The time was two o’clock. The gates were still thronged, although to the people already on the stands it was a puzzle where the newcomers were going to find seats. On the east side of the field Yates held open house. From end to end, and overflowing half way around both north and south stands, the blue of Yates fluttered in the little afternoon breeze till that portion of the field looked like a bank of violets.
On the west stand tier after tier of crimson arose until it waved against the limitless blue of the sky. Countless flags dipped and circled, crimson bonnets gleamed everywhere, and great bunches of swaying chrysanthemums nodded and becked to each other. All collegedom with its friends and relations was here; all collegedom, that is, within traveling distance; beyond that, eager eyes were watching the bulletin boards from Maine to Mojave.
The cheering had begun. Starting at one end of the west stand the slogan sped, section by section, growing in volume as it went, and causing the crimson flags and banners to dance and leap in the sunlight. Across the field answering cheers thundered out and the bank of violets trembled as though a wind ruffled it. In front of the north stand the Yates college band added the martial strains of The Stars and Stripes Forever to the general pandemonium of enthusiasm.
Then along the west stand a ripple of laughter which grew into a loud cheer traveled, as a bent and decrepit figure attired in a long black frock coat and high silk hat, the latter banded with crimson ribbon, came into sight down the field. It was the old fruit seller of Harwell, whose years are beyond reckoning, and who is remembered by the oldest graduates. On he came, his old, wrinkled face grimacing in toothless smiles, his ribboned cane waving in his trembling hand, and his well-nigh bald head bowing a welcome to the watchers. For it was not he who was the guest, for from time almost immemorial the old fruit seller has presided at the contests of Harwell, rejoicing in her victories, lamenting over her defeats. Down the line he limped, while gray-haired graduates and downy-lipped undergrads cheered him loyally, calling his name over and over, and so back to a seat in the middle of the stand, from where all through the battle his crimson-bedecked cane waved unceasingly.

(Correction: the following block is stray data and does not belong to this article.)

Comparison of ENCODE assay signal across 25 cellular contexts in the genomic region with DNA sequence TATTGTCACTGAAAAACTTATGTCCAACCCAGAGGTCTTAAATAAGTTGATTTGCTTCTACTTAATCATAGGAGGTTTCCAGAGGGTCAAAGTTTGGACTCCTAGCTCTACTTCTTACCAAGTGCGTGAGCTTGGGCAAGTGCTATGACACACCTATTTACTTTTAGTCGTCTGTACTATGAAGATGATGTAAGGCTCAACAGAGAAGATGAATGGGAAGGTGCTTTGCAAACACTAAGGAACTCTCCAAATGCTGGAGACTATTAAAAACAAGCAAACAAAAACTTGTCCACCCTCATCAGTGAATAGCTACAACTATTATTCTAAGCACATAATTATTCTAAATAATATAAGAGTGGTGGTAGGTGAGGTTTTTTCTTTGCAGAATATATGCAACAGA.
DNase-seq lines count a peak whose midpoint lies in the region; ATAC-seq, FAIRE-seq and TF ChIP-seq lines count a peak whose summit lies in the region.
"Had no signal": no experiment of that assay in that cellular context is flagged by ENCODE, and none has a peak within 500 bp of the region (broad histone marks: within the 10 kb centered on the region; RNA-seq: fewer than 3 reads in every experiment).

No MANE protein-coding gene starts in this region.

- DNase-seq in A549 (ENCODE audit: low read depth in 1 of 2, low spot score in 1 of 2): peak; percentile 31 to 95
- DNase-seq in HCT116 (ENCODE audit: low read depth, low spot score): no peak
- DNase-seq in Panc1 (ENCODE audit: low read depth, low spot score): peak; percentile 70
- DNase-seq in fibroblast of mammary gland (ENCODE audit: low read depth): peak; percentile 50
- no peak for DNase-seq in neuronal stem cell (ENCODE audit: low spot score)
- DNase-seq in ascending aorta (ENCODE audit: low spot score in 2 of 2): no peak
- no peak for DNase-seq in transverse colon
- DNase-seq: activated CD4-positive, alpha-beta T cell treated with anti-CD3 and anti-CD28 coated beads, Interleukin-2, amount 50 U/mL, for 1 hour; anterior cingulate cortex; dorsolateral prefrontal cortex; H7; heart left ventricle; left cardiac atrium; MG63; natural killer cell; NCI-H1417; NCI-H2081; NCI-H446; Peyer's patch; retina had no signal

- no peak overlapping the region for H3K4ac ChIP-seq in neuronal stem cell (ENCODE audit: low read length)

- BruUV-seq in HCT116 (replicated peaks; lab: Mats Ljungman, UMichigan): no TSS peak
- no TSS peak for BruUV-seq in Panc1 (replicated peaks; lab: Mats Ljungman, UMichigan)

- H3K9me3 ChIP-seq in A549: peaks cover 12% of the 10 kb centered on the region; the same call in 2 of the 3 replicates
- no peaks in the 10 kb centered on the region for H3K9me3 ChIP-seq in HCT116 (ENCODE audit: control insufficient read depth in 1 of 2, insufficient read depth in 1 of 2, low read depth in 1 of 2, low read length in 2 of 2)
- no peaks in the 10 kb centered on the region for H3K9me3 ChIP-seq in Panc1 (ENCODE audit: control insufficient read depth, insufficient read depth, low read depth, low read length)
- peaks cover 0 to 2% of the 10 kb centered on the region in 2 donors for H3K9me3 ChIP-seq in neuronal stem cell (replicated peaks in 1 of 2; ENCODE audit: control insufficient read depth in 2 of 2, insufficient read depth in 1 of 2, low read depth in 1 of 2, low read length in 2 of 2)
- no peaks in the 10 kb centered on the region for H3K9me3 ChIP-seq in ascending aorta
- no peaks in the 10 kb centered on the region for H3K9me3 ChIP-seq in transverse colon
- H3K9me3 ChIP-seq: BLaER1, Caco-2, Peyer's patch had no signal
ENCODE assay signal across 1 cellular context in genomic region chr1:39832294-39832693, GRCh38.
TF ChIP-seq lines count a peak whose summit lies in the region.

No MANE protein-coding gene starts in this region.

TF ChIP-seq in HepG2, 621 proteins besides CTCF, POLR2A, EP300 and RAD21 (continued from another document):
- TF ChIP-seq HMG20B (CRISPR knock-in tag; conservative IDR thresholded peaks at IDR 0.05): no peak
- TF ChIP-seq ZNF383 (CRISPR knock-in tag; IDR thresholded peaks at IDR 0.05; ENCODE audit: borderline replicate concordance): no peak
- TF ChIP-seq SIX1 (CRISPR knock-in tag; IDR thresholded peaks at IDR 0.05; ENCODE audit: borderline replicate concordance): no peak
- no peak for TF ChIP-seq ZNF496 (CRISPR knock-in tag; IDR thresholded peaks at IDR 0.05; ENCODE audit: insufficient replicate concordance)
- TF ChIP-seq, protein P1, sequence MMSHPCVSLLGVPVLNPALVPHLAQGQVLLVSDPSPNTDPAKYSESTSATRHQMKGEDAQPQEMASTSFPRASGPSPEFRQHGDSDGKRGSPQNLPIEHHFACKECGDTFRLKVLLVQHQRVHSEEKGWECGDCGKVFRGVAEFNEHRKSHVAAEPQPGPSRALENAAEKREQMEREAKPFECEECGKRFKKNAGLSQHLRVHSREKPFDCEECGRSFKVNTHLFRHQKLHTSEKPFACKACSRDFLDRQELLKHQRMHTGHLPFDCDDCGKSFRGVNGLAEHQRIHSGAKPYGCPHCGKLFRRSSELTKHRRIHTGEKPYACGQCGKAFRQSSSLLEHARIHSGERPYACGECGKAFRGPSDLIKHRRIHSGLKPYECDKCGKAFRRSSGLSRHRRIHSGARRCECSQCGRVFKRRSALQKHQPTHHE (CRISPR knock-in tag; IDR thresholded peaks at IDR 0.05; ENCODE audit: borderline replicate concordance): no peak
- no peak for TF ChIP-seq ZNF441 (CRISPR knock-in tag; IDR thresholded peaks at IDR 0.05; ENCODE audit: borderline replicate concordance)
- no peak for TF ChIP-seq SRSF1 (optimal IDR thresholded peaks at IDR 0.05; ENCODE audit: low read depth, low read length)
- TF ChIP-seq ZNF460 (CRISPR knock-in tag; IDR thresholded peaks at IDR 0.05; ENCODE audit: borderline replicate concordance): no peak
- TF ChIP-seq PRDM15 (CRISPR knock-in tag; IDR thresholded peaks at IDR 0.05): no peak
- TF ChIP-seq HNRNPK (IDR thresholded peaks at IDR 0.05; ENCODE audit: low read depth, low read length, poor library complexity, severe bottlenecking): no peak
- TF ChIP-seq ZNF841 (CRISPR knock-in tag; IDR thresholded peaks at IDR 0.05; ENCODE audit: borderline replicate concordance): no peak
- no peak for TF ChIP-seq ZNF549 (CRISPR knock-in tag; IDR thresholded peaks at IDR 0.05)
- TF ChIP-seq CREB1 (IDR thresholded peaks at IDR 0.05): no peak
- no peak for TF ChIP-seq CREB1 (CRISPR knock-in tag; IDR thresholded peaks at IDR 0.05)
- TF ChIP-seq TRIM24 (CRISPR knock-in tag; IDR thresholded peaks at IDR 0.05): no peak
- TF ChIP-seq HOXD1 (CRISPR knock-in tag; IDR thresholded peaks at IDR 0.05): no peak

He was not the only one welcomed by the throng. A great jurist, chrysanthemumed from collar to waist, bowed jovial acknowledgment of the applause his appearance summoned. The governor of a State came too to see once more the crimson of his alma mater clashing with the blue of her old enemy. Professors, who had put aside their books, beamed benevolently through their glasses as they walked somewhat embarrassedly past the grinning faces of their pupils. Old football players, former captains, bygone masters of rowing, commanders of olden baseball teams, all these and many more were there and were welcomed heartily, tumultuously, by the wearers of the red. And through it all the cheers went on, the college songs were sung, and the hearts of youth and age were happy and glad together.